How do you want the audience to respond to the work? Honestly. Hopefully it‟s a fun experience that opens up some theatrical possibilities for their own work. What advice would you give to aspiring young directors? See as much theatre as you can. Study books, films, plays, art – any storytelling form – to develop an appreciation of the craft of storytelling. And then I would probably pass on some of the best advice I have been given – to „follow your pulse‟. Good theatre is born of good ideas and the idea should be one that gives you goose bumps when you think about it. And to begin. Not to wait for the perfect circumstances to create work but to start with what you have right now. A lot of learning will happen on the job!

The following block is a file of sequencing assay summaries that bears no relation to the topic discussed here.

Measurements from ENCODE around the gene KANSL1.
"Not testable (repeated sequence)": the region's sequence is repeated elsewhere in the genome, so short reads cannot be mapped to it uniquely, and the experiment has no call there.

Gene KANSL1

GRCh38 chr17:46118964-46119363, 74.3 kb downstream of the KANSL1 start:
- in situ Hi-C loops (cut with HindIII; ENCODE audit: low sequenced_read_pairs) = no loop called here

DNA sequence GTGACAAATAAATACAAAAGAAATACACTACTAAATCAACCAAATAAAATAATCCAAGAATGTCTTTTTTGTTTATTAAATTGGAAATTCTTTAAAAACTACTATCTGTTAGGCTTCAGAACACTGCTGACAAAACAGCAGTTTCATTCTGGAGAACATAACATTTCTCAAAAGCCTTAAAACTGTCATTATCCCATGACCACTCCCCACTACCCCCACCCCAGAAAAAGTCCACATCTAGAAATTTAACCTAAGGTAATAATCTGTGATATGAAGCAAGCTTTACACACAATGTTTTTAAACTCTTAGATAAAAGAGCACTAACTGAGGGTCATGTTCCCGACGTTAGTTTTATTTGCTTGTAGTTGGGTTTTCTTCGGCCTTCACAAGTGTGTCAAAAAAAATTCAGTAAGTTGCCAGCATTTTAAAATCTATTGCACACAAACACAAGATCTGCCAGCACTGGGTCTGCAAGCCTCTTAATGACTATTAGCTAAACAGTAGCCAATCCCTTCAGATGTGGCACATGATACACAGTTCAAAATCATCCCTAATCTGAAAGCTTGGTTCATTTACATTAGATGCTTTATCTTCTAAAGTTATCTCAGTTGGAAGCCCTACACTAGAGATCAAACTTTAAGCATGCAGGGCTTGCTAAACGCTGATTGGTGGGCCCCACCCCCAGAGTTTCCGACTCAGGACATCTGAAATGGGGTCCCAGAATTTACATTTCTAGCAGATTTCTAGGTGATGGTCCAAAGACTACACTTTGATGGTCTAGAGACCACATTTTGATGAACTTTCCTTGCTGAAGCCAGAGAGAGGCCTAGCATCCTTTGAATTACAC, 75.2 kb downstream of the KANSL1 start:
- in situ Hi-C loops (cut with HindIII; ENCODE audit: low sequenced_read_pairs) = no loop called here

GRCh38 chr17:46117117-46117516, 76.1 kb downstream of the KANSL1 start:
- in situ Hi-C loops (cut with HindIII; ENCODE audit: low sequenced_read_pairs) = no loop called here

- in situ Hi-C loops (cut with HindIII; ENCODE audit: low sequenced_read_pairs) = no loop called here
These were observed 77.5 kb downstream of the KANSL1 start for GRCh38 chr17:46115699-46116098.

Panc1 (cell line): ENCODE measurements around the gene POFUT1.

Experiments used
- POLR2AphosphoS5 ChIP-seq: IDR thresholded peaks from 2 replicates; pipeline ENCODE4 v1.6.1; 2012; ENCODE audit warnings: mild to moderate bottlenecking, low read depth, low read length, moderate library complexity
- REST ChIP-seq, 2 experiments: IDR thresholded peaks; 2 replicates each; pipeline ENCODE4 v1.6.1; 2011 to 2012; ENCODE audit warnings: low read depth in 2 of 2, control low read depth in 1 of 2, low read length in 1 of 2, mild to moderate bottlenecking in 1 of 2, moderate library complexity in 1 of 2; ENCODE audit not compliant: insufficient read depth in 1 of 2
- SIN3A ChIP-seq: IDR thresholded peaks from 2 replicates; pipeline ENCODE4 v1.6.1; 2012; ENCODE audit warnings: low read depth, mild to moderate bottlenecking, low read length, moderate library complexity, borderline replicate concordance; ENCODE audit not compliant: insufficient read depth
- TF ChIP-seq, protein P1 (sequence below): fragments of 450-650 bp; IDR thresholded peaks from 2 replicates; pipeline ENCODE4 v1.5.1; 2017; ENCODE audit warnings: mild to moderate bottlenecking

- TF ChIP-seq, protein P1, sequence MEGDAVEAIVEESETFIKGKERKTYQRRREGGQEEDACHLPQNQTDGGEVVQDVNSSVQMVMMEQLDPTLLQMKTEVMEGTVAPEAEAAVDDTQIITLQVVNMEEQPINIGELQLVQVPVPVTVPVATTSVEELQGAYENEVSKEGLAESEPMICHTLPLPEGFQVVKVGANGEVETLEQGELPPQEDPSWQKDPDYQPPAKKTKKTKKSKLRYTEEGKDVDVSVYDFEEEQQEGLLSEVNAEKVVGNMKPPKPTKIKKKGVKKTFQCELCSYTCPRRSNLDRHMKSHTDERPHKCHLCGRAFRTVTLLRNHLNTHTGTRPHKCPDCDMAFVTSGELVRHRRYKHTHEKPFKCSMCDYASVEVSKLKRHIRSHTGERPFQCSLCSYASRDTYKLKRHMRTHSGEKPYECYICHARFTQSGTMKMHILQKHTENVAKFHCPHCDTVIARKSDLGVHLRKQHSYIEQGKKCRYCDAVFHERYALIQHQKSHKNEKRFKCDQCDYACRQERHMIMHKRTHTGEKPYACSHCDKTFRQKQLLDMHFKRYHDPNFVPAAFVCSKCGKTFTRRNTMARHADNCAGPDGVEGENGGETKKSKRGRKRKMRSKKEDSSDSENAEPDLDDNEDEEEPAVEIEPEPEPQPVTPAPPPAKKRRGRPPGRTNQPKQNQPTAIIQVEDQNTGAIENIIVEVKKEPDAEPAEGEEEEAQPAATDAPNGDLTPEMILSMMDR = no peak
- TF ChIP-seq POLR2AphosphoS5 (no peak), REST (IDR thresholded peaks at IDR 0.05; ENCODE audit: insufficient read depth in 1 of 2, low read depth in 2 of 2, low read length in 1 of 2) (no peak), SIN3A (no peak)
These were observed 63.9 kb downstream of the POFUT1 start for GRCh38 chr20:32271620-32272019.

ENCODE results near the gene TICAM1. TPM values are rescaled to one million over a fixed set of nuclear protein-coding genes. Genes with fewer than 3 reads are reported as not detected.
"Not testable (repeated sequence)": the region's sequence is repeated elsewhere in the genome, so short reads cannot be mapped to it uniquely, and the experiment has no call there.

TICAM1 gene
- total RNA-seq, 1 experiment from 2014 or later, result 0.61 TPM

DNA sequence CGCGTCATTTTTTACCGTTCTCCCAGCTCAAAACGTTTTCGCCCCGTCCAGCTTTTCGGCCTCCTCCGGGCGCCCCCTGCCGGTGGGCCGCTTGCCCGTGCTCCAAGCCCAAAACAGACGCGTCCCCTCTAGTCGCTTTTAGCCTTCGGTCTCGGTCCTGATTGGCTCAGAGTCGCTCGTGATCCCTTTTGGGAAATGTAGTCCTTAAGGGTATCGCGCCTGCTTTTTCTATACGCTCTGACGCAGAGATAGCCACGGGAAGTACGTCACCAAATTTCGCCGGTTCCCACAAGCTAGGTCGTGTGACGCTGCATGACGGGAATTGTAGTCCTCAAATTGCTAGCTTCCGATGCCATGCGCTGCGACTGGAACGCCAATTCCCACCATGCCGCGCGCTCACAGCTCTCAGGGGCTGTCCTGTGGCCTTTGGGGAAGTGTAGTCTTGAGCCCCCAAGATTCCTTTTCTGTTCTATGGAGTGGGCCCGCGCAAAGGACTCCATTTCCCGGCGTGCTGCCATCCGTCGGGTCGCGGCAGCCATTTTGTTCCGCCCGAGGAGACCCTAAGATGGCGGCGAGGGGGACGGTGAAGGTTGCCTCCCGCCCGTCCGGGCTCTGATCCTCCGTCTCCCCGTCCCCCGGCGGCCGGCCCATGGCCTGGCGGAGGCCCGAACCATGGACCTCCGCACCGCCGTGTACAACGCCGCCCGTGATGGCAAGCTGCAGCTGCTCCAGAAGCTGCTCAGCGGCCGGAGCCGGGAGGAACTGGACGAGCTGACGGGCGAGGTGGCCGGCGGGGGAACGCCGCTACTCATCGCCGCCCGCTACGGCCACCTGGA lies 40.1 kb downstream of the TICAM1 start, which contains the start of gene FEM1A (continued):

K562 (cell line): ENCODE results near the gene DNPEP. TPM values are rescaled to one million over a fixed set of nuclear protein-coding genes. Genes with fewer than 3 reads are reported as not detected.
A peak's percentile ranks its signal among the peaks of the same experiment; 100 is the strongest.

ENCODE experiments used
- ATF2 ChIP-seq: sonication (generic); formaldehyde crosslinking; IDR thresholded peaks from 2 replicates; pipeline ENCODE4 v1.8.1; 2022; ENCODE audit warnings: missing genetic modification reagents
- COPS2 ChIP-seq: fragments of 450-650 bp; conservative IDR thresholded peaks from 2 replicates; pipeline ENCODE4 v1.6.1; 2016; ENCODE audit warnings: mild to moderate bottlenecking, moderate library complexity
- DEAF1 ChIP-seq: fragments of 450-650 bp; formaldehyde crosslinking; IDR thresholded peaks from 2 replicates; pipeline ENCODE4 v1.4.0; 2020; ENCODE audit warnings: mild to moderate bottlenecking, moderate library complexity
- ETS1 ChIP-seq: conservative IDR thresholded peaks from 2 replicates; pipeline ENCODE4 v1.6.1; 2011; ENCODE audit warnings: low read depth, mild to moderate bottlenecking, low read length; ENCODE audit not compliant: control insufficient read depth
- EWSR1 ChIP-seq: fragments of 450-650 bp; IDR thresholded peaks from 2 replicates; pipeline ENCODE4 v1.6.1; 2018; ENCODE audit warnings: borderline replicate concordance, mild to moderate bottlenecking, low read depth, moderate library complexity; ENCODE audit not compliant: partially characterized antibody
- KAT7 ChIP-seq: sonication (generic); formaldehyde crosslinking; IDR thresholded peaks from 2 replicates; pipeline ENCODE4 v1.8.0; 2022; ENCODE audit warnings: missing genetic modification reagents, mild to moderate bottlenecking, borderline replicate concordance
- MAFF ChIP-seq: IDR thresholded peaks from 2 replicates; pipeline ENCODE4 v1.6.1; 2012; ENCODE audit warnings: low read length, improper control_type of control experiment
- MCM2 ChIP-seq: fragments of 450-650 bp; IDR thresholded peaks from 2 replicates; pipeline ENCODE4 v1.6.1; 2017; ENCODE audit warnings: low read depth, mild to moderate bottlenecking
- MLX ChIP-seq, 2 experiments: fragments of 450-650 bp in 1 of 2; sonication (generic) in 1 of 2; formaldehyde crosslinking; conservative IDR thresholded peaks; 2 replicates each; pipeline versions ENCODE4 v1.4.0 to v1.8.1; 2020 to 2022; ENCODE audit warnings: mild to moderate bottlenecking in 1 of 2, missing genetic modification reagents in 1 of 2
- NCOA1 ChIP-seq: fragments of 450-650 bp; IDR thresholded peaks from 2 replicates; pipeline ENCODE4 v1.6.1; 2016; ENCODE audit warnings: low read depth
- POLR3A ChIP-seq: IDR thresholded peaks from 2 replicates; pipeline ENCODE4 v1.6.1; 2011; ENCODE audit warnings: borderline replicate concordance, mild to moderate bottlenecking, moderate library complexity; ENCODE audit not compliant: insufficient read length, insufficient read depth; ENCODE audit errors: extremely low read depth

Behind the Scenes: Set Designer – Adrienn Lord How do you initially approach the design for a production? The key to any design is the script. Everything comes from the words on the page. The challenge is that within a good script there are a billion stories and attempting to tell them all will inevitably end in a muddled mess of mixed messages. With that in mind, I always try to understand all the stories as best I can from as many viewpoints within the script. I try to see each moment from every character's point of view, and the view of the world around them, then how it all fits into our world, and finally, what I personally think. Once I have an understanding of the complexities, the visual response is completely instinctual, but not always easy to find. The only way forward is to experiment, experiment, experiment. More often than not, the most brilliant idea actually doesn‟t work when translated into a physical form, but seeing it is the only way to know why. The key is to find the very simple and potent good idea within it. How do you create a design for essentially quite individual pieces and give this production a sense of cohesion? My key for Tell it Like it Isn’t was to work to the commonalities, the experiences of youth and